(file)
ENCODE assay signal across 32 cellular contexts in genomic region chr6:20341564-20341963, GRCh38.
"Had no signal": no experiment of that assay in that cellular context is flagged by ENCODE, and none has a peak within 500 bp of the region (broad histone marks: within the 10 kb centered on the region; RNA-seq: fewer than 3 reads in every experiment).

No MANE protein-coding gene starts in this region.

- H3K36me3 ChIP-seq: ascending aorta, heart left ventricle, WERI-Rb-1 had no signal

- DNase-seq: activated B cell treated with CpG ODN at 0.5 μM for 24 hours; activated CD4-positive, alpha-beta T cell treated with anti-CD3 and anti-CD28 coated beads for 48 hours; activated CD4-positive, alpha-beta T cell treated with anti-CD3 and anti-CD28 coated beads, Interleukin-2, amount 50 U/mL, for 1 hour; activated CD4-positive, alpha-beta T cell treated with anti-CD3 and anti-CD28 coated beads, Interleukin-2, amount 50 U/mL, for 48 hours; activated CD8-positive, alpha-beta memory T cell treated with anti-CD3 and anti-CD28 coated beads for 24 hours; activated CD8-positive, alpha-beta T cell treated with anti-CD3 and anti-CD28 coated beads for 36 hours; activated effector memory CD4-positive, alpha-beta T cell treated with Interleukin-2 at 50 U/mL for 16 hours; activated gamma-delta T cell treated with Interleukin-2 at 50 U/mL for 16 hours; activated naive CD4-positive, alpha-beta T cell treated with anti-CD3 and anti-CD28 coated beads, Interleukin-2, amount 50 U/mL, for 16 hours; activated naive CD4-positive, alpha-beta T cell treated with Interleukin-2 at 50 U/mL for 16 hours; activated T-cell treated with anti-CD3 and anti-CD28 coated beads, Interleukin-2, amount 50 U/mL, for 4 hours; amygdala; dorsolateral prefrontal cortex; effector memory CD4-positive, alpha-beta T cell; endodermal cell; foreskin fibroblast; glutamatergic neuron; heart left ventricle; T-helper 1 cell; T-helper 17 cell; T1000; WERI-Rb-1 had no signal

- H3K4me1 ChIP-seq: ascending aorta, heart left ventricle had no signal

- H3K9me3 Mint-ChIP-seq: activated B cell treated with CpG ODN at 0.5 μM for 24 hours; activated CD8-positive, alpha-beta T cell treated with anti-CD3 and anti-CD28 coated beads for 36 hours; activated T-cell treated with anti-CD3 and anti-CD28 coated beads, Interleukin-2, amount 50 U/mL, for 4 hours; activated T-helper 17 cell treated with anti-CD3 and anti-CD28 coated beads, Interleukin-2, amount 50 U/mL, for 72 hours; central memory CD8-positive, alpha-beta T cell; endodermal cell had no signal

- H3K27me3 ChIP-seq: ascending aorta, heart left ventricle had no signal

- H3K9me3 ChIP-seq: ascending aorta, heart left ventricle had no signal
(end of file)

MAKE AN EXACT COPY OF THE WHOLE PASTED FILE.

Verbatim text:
ENCODE assay signal across 32 cellular contexts in genomic region chr6:20341564-20341963, GRCh38.
"Had no signal": no experiment of that assay in that cellular context is flagged by ENCODE, and none has a peak within 500 bp of the region (broad histone marks: within the 10 kb centered on the region; RNA-seq: fewer than 3 reads in every experiment).

No MANE protein-coding gene starts in this region.

- H3K36me3 ChIP-seq: ascending aorta, heart left ventricle, WERI-Rb-1 had no signal

- DNase-seq: activated B cell treated with CpG ODN at 0.5 μM for 24 hours; activated CD4-positive, alpha-beta T cell treated with anti-CD3 and anti-CD28 coated beads for 48 hours; activated CD4-positive, alpha-beta T cell treated with anti-CD3 and anti-CD28 coated beads, Interleukin-2, amount 50 U/mL, for 1 hour; activated CD4-positive, alpha-beta T cell treated with anti-CD3 and anti-CD28 coated beads, Interleukin-2, amount 50 U/mL, for 48 hours; activated CD8-positive, alpha-beta memory T cell treated with anti-CD3 and anti-CD28 coated beads for 24 hours; activated CD8-positive, alpha-beta T cell treated with anti-CD3 and anti-CD28 coated beads for 36 hours; activated effector memory CD4-positive, alpha-beta T cell treated with Interleukin-2 at 50 U/mL for 16 hours; activated gamma-delta T cell treated with Interleukin-2 at 50 U/mL for 16 hours; activated naive CD4-positive, alpha-beta T cell treated with anti-CD3 and anti-CD28 coated beads, Interleukin-2, amount 50 U/mL, for 16 hours; activated naive CD4-positive, alpha-beta T cell treated with Interleukin-2 at 50 U/mL for 16 hours; activated T-cell treated with anti-CD3 and anti-CD28 coated beads, Interleukin-2, amount 50 U/mL, for 4 hours; amygdala; dorsolateral prefrontal cortex; effector memory CD4-positive, alpha-beta T cell; endodermal cell; foreskin fibroblast; glutamatergic neuron; heart left ventricle; T-helper 1 cell; T-helper 17 cell; T1000; WERI-Rb-1 had no signal

- H3K4me1 ChIP-seq: ascending aorta, heart left ventricle had no signal

- H3K9me3 Mint-ChIP-seq: activated B cell treated with CpG ODN at 0.5 μM for 24 hours; activated CD8-positive, alpha-beta T cell treated with anti-CD3 and anti-CD28 coated beads for 36 hours; activated T-cell treated with anti-CD3 and anti-CD28 coated beads, Interleukin-2, amount 50 U/mL, for 4 hours; activated T-helper 17 cell treated with anti-CD3 and anti-CD28 coated beads, Interleukin-2, amount 50 U/mL, for 72 hours; central memory CD8-positive, alpha-beta T cell; endodermal cell had no signal

- H3K27me3 ChIP-seq: ascending aorta, heart left ventricle had no signal

- H3K9me3 ChIP-seq: ascending aorta, heart left ventricle had no signal